Emma and I went on an excursion to Catherine Creek State Park yesterday afternoon. We had fun hiking a bit, splashing in the creek, and looking at the pebbles and various critters.
In addition to the water striders, which Emma found fascinating, we saw lots of Variable Checkerspots (New for my Life List! The ones I saw looked like the "chalcedon" form/subspecies/population/variety), and several of what I think are rainbow trout juveniles. Please correct me if I'm wrong!
Speaking of fish, The Panda Cory Show has a redecorated set.
On our way back this afternoon, I picked up a handful of coarse sand from Catherine Creek (not from inside the State Park, farther downstream in a field). I've been reading up online about raising cories, and one thing most sources say is that it's better to keep fry (and adults, for that matter) on some sort of substrate. Even with cleaning, bacteria, fungi, and other nasties can build up a film on the bottom of a bare tank that can erode the cory's barbels and pectoral fins, since they are bottom-dwellers and are basically resting on it constantly.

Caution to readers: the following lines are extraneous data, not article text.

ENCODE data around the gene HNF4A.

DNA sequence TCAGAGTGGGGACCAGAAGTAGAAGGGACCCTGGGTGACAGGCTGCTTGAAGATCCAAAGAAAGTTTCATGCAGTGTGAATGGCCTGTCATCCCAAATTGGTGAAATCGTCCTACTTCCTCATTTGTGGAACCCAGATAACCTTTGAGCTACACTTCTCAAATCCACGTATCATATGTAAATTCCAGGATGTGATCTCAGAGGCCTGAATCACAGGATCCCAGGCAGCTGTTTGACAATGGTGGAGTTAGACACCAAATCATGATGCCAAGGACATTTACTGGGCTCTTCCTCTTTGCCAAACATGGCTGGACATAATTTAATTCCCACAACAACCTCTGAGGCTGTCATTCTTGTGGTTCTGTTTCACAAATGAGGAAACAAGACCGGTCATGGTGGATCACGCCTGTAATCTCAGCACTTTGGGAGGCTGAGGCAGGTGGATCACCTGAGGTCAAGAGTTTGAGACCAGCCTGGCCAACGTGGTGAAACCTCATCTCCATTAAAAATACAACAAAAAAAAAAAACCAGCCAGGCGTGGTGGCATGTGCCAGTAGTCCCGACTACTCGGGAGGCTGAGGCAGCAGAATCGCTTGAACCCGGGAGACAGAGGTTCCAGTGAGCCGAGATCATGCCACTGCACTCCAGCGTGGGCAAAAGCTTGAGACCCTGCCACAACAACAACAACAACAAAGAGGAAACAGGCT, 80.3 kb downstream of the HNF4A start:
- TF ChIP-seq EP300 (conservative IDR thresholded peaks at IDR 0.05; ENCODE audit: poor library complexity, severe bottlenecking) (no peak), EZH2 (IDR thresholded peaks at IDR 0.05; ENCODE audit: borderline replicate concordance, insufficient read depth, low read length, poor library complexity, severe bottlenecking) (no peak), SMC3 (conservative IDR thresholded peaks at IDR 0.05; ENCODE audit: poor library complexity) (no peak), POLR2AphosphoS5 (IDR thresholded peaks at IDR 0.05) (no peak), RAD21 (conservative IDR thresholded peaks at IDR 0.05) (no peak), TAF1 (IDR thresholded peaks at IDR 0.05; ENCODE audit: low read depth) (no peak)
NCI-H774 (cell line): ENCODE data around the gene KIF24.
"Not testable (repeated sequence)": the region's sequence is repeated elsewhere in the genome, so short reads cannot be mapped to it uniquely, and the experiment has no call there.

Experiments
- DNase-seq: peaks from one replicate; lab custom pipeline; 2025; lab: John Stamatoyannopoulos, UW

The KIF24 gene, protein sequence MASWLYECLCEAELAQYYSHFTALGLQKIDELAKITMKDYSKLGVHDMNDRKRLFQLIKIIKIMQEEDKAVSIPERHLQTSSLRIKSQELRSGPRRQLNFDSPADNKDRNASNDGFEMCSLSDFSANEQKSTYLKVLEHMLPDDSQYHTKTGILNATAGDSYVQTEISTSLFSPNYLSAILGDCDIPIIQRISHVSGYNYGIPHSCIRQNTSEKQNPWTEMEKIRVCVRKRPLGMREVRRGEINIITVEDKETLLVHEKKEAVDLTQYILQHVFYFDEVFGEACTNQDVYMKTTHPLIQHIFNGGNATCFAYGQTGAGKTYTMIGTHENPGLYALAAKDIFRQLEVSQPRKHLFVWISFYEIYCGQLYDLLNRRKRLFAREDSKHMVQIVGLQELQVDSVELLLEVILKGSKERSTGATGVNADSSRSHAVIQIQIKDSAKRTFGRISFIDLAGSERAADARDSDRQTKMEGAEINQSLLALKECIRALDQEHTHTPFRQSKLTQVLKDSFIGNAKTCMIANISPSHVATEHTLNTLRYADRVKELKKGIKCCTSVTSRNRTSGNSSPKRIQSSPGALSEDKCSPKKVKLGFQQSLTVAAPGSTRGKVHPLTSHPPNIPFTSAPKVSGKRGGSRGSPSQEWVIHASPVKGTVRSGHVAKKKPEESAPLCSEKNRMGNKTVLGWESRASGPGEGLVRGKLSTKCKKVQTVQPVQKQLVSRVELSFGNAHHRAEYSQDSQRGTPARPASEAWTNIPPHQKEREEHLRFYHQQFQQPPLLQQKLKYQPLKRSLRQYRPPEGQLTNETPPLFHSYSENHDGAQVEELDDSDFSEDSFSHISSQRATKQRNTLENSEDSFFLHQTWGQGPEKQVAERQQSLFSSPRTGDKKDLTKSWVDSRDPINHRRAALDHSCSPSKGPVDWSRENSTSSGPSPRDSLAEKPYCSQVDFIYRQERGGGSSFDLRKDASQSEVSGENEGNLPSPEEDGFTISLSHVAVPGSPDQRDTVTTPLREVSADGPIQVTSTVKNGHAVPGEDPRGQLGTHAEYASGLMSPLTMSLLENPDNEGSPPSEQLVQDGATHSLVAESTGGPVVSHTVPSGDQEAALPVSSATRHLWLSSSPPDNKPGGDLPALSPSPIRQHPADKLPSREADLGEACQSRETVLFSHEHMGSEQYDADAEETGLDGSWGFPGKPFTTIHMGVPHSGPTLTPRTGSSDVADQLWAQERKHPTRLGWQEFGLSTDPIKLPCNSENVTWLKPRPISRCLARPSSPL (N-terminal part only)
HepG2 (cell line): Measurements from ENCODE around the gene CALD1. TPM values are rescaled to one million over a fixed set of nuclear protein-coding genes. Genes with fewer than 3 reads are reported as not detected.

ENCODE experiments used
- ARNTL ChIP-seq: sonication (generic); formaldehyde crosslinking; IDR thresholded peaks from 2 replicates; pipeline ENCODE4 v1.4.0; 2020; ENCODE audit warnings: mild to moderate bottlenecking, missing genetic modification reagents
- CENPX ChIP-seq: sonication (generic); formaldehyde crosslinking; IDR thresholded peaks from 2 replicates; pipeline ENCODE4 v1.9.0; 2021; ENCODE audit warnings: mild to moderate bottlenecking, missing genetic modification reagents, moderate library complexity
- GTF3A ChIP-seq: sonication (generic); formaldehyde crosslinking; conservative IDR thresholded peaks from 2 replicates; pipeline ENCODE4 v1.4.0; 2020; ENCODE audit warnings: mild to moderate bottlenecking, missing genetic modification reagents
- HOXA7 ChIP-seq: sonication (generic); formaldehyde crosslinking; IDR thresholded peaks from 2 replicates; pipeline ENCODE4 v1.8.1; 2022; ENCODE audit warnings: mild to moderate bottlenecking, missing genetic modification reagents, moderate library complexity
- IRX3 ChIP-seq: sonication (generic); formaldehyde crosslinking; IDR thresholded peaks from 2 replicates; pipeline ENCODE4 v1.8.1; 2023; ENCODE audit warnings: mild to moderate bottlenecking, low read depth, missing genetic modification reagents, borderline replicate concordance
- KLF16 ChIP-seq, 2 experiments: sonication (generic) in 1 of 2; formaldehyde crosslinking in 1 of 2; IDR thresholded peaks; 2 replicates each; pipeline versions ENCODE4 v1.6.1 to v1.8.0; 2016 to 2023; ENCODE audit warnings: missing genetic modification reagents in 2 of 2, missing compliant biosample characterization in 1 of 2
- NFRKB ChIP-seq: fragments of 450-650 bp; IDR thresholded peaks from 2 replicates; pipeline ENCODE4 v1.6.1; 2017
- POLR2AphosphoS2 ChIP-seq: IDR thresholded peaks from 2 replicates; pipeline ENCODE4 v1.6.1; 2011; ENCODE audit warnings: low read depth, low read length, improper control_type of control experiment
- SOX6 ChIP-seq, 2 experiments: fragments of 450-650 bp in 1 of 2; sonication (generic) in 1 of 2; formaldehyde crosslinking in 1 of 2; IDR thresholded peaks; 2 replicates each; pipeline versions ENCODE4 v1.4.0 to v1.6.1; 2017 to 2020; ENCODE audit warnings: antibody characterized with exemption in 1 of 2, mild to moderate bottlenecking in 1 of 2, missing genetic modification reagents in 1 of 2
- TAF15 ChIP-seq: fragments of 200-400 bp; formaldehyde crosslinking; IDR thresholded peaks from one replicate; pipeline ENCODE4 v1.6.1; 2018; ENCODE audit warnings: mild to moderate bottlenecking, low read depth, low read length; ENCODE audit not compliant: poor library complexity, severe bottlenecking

I was going to use the gravel I have in the main tank, but decided the grain size was too big and the little babies would get down in between the grains and risk getting crushed. So I added some sand. I didn't want really fine sand, because it's a pain to clean, but at the same time I wanted smooth grains because sharp sand is too abrasive. Catherine Creek is a fairly high energy stream, so the sand is well polished.
This was taken yesterday afternoon, when the babies were 10 days old. Can you find him? The fry are much harder to see now, but I think this will be better for them. They probably feel more secure on the dark substrate, as well. They are starting to get more pigmentation, and have the eye band just like the adults now.
I also put in another rock from the main tank. I lost two of the fry on Tuesday night, and I wanted to be sure the tank had enough good bacteria to keep it healthy, so I added another rock.